GK Cooking Class: Cooking on a Budget

SAMESH, January 2017

The next FREE peer-led cooking demonstration for people living with HIV is coming up quickly.

Healthy recipes to help keep those New Year’s Resolutions!

Watch the chef demonstrate and then sample the yummy results for lunch.

  • 10 am – 2 pm – Wednesday 8 February 2017
  • 57 Hyde street, Adelaide
  • Register by Monday 6 February
  • Call SAMESH on (08) 7099 5300 to register or with any queries

Download flyer (PDF) here GK CLASS WEDNESDAY

December GK Cooking Class for People Living with HIV

SAMESH, December 2016

Are you or your friends/family/clients living with HIV and wanting to learn to cook a Christmas meal on a budget? Come along and enjoy some great food and learn some new skills.

We understand how stressful Christmas can be when living on a budget, that’s why our December cooking demonstration will show you some budget-friendly meals that can be cooked for friends and family this Christmas.

The next class will run Wednesday 14 December, from 10am – 2pm, at 57 Hyde St. (RSVP by next Monday, 12 December, by phoning (08) 7099 5300 during business hours). The format of the day will be the same as our previous classes.

Download flyer here: gk-christmas-cooking-dec-2016

Survival cooking: meals on a budget for people living with HIV (free event)

SAMESH, September 2016

This is the second cooking demonstration for people living with HIV. This demonstration continues the theme of budget cooking, minimising food waste, and creating healthy nutritious meals that can be frozen or kept for a number of days in the fridge.

Details for this free event follow:

Date:                     Thurs 27 October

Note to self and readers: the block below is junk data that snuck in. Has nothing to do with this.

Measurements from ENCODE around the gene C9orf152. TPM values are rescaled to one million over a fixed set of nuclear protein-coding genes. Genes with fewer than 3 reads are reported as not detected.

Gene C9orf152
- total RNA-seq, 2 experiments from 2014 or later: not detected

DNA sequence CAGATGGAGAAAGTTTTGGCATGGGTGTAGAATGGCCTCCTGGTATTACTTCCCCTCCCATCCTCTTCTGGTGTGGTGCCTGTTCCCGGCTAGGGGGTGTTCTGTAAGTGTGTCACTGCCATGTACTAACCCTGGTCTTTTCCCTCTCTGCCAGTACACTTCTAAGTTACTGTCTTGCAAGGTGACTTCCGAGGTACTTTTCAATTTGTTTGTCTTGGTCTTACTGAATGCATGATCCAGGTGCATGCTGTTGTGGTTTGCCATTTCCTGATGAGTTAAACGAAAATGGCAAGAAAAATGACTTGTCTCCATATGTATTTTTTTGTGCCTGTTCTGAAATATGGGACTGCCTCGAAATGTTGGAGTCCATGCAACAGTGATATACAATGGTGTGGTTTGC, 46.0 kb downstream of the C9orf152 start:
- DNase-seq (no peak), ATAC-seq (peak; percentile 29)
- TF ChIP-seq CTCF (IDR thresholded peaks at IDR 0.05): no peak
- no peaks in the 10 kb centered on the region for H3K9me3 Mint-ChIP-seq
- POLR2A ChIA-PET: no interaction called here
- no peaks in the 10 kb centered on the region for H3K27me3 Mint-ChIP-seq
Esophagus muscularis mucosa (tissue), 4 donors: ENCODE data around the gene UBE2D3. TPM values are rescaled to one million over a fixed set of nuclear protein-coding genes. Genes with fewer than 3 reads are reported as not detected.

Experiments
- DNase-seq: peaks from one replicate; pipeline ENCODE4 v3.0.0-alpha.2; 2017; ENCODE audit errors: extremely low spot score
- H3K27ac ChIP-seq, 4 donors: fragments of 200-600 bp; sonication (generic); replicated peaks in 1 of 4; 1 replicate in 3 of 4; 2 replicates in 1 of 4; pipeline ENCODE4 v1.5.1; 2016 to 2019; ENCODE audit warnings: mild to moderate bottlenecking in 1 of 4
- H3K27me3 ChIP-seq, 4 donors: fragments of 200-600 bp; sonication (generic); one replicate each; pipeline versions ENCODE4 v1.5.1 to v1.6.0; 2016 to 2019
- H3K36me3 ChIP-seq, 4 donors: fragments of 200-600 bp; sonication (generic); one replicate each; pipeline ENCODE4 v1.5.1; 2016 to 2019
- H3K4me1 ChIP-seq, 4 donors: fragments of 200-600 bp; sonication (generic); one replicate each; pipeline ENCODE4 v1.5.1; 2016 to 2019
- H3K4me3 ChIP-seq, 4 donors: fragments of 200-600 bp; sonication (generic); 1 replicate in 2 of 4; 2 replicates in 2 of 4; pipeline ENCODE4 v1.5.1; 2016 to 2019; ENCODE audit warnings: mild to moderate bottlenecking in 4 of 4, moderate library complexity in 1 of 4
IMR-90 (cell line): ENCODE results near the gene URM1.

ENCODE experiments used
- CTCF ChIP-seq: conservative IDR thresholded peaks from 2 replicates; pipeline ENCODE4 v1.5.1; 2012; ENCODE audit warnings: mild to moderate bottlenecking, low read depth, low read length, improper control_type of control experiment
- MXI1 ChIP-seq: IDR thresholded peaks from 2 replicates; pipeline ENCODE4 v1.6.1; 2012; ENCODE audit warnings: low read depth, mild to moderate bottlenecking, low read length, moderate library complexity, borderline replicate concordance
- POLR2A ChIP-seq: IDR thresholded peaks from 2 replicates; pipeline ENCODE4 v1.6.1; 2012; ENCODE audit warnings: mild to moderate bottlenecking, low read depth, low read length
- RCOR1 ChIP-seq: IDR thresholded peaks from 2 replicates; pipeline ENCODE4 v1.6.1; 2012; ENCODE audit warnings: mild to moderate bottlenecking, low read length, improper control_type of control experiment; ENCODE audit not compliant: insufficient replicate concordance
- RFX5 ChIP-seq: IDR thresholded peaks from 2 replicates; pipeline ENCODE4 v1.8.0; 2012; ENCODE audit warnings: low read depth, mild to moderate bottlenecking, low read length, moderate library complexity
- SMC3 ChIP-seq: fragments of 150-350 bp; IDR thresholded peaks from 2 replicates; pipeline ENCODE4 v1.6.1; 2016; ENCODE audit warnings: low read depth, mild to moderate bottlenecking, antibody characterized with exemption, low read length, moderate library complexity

Time:                     10am – 2pm
Location:               57 Hyde Street, Adelaide SA 5000
RSVP:                    C.O.B Tuesday 25 October by calling (08) 7099 5300

This demonstration is open to men and women living with HIV and is a safe space to learn and share a passion for cooking with others in a social setting that is respectful of people’s lived experiences and cultural backgrounds. If someone says they are interested but is hesitant to come alone, they are able to bring someone with them; we ask that they indicate this when they RSVP.

Please note: when registering, participants can provide a pseudonym/stand-in name instead of their legal name if they wish. SAMESH staff respect the privacy and confidentiality of everyone who access our site and will not ask to see personal identification unless legally required.

Please don’t hesitate to contact Aymon from SAMESH with any questions regarding this demonstration, on 7099 5300 or via email

Download flyer (PDF) survival-cooking-october-final

Results of the Jean Hailes Women’s Health Survey 2016

Jean Hailes for Women’s Health, August 2016

In 2016, Jean Hailes for Women’s Health conducted the second annual Women’s Health Survey to understand the health information needs and behaviours of women living in Australia.

The survey set out to explore the health information needs of women and also identify trends in health behaviours, body image, mental health and health screening behaviours.
The 2016 Jean Hailes Women’s Health Survey was a national survey of 3236 women and health professionals of differing ages, cultural backgrounds and from a range of metropolitan, regional, rural and remote locations across Australia.